Some Current-Gen Games Can Achieve Native 4K On Xbox Series X

It seems that a select few current-gen games will be able to reach native 4K on the Xbox Series X, even if their developers don’t decide to optimize them for next-gen machinery.

The news comes from a hands-on preview recently published over at GameSpot, which featured details on Xbox Series X load times, Xbox Series X cross-gen multiplayer with Xbox One, and lots more. 

According to the report, any current-gen games that use dynamic resolution have the potential to reach 4K on Xbox Series X, meaning that their visual fidelity can theoretically be enhanced by the power of the console alone. While we already knew that visuals were due to progress by leaps and bounds once next-gen machinery appeared on the market, the idea of current-gen games being able to benefit from the hardware even without consciously being optimized by their developers comes as welcome news — especially when you consider details like the Xbox Series X $35/month payment plan, which comes complete with both the higher-end console and Game Pass Ultimate.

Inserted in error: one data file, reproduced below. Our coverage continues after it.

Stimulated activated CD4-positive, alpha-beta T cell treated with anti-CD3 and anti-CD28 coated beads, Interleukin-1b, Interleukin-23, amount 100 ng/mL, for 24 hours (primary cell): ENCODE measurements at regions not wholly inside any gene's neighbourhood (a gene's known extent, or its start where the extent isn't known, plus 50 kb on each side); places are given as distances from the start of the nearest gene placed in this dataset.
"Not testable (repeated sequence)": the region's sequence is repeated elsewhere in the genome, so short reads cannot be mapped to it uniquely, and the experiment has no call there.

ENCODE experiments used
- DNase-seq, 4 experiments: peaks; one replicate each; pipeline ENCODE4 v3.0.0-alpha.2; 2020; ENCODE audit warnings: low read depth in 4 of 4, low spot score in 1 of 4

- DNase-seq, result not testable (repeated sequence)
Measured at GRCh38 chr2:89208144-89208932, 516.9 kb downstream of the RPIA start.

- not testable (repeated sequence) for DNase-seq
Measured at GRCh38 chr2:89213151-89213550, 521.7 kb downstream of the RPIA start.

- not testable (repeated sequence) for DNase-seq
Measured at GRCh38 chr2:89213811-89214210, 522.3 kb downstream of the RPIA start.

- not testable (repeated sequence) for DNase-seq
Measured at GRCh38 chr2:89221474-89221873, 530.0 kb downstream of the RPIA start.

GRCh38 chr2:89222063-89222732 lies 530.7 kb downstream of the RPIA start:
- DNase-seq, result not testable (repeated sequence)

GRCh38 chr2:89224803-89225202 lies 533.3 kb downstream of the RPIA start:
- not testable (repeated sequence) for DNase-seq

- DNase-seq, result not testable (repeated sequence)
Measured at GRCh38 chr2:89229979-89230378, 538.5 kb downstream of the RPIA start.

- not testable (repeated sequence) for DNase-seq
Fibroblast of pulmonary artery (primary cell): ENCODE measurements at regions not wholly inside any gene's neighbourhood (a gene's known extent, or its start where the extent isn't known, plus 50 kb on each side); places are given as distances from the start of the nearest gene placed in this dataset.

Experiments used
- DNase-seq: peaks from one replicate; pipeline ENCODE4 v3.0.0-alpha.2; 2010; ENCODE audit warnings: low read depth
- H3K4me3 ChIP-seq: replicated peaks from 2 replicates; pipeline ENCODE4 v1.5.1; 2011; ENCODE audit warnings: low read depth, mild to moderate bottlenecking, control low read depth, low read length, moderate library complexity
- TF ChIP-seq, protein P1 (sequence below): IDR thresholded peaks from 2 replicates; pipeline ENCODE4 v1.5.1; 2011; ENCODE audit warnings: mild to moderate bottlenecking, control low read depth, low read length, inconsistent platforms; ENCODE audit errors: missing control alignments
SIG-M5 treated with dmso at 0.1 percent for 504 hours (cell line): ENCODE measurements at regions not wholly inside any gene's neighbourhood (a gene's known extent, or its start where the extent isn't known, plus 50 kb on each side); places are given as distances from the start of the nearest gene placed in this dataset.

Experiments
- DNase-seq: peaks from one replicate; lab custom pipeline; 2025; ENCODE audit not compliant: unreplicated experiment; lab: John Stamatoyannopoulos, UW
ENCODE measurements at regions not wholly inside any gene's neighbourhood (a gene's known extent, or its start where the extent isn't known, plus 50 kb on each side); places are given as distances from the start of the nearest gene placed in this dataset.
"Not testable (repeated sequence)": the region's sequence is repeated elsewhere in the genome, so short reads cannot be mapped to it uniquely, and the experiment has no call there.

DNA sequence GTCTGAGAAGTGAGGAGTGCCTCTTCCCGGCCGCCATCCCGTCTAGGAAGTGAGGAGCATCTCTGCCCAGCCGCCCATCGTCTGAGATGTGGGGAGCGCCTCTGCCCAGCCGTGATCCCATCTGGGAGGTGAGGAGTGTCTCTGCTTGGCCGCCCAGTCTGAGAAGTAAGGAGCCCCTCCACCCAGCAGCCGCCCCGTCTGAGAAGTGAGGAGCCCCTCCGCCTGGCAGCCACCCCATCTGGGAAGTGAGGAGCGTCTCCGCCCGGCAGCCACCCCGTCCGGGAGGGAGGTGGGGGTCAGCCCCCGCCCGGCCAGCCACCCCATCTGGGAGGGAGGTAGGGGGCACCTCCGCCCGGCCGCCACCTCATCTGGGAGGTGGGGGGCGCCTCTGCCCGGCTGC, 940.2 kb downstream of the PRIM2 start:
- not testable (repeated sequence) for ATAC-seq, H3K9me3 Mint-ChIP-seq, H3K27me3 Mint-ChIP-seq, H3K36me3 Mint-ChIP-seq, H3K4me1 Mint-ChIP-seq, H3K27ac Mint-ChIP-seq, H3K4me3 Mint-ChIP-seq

According to the GameSpot report, any games they have tested so far that use dynamic resolution in order to maintain smooth framerates are inherently tied to higher overall resolutions. This is not necessarily surprising — however, some of the more impressive current-gen titles that specifically employ dynamic resolution to boost performance have the potential of hitting native 4K, not due to any enhancements or optimizations applied by their developers, but as a direct result of the console’s sheer power.

It’s important to note that the reviewer also mentions other games, such as The Outer Worlds, which appear to be locked at exactly 30fps. This will remain the case unless the developers decide to specifically enhance the game for next-gen hardware. For games like Final Fantasy 15, though, which has a “Lite” performance mode, the Xbox Series X is capable of harnessing a surprising amount of power.

The Xbox Series X is due to launch on November 10 and will cost you $499. The smaller and cheaper Xbox Series S launches the same day for $299.

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